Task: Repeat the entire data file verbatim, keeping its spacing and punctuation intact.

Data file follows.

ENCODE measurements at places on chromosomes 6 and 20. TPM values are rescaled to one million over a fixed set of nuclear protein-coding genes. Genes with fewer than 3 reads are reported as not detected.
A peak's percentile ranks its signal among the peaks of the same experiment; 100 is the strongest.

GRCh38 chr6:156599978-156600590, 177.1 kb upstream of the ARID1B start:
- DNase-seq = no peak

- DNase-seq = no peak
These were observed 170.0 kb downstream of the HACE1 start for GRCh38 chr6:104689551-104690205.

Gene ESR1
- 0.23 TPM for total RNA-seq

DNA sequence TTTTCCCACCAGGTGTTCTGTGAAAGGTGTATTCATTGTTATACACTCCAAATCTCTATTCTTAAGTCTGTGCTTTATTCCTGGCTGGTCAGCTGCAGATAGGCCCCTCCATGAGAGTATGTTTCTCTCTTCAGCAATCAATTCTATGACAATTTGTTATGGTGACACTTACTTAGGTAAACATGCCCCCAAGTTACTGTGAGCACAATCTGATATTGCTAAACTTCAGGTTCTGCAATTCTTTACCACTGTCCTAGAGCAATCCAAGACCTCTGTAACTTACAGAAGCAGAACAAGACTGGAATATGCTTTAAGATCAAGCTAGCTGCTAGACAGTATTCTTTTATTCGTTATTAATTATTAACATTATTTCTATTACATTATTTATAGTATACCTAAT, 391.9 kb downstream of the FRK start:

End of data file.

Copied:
ENCODE measurements at places on chromosomes 6 and 20. TPM values are rescaled to one million over a fixed set of nuclear protein-coding genes. Genes with fewer than 3 reads are reported as not detected.
A peak's percentile ranks its signal among the peaks of the same experiment; 100 is the strongest.

GRCh38 chr6:156599978-156600590, 177.1 kb upstream of the ARID1B start:
- DNase-seq = no peak

- DNase-seq = no peak
These were observed 170.0 kb downstream of the HACE1 start for GRCh38 chr6:104689551-104690205.

Gene ESR1
- 0.23 TPM for total RNA-seq

DNA sequence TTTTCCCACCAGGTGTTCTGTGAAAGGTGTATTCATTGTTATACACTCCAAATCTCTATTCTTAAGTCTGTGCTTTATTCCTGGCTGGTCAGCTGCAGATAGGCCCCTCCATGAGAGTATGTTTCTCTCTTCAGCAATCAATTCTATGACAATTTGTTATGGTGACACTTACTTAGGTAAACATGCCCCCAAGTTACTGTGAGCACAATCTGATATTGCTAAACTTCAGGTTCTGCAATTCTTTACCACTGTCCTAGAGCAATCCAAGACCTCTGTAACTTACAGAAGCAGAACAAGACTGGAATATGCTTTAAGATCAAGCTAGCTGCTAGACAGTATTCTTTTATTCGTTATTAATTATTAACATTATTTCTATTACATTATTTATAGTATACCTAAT, 391.9 kb downstream of the FRK start: